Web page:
For solid particles in a compact bed, the formula proposed by Hsu et al. [19] can be used to compute p s e

p s e = K max c c o 0 χ 1 + sin max c c o c rcp c o 0 π π 2 , E50

where c o is random loose packing fraction and coefficients K and χ are model parameters. For spheres, c o ranges from 0.54 to 0.634, depending on the friction [17]. The coefficient K is associated with the Young’s modulus of the compact bed, and the other terms are related to material deformation.

The closure models for p s r and p s t are closely related to the stress tensor and the visco-plastic rheological characteristics for the solid phase. The stress tensor for the solid phase can be computed by

t s = 2 3 ρ s ν s u s + 2 ρ s ν s D s , E51

The kinematic viscosity of the solid phase ν s is computed by the sum of two terms:

ν s = ν s v + ν s t , E52

where ν s v and ν s t represent the visco-plastic and turbulence effects, respectively. This model for ν s can consider both the turbulence behavior (for dilute flows) and the visco-plastic behavior (for dense flows and compact beds).

Based on an analysis of heavy and small particles in homogeneous steady turbulent flows, Hinze [20] suggests that p s t and ν s t can be computed by

p s t = 2 3 ρ s αk , E53


ν s t = αν f t . E54

where the coefficient α is the same as that in Eqs.(45) and (46).

For dense fluid-solid two-phase flows, the visco-plastic rheological characteristics depend on a dimensionless parameter I = I v + aI i 2 , where I v is the viscous number, I i is the inertial number, and a is a constant [21]. The viscous number is defined by I v = 2 ρ f ν f D s / cp s where ν f is the kinematic viscosity of the fluid and D s is the second invariant of the strain rate. Physically, the viscous number describes the ratio of the viscous stress to the quasi-static shear stress associated with the weight (resulting from the enduring contact). The inertial number is defined by I i = 2 dD s / cp s / ρ s , which describes the ratio of the inertial stress to the quasi-static stress. The relative importance of the inertial number to the viscous number can be measured by the Stokes number st v = I i 2 / I ν . Some formulas have been proposed in the literature to describe c I and η I relationships, where η = T s / p s with T s being the second invariant of τ s .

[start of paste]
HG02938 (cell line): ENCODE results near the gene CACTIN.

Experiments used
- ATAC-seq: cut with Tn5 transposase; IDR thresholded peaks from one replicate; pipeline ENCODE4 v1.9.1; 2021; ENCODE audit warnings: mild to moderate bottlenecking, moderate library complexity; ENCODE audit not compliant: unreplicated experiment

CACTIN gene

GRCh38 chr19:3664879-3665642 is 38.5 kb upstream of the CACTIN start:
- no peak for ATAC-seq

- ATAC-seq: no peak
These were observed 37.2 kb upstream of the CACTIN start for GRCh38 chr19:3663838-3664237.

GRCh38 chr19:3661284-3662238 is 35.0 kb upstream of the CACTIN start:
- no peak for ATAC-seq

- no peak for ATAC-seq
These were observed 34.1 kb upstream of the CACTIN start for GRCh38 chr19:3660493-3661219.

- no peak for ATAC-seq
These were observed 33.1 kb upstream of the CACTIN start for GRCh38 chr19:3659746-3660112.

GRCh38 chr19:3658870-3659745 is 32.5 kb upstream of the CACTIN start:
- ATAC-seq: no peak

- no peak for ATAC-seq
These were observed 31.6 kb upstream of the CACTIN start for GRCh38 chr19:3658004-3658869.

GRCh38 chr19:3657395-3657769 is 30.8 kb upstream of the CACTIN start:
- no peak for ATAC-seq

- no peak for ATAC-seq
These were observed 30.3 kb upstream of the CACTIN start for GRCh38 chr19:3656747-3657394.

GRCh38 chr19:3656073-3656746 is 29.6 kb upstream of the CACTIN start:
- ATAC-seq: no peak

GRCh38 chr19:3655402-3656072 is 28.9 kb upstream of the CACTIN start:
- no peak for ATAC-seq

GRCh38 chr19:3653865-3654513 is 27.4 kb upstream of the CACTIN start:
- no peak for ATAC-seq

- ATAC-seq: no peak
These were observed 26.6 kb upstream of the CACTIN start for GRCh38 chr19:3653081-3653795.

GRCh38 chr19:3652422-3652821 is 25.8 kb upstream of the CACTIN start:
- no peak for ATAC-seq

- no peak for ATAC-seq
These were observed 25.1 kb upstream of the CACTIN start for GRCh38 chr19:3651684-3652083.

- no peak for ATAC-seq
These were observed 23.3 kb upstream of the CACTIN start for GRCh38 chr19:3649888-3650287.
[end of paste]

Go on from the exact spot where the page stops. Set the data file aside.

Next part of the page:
Following the work of Boyer et al. [22], Lee et al. [16] assumed

c = c c 1 + bI 1 / 2 E55

where c c is a critical concentration and b is a model parameter. Trulsson et al. [21] proposed

η = η 1 + η 2 η 1 1 + I o / I 1 / 2 , E56

where η 1 = tan θ s with θ s being the angle of repose and η 2 and I o are constants. Based on Eqs. (56) and (55), the following expressions for p s r and ν s v can be derived [16]:

ν s v = p s r + p s e η 2 ρ s D s , E57

which considers the solid phase in its static state as a very viscous fluid and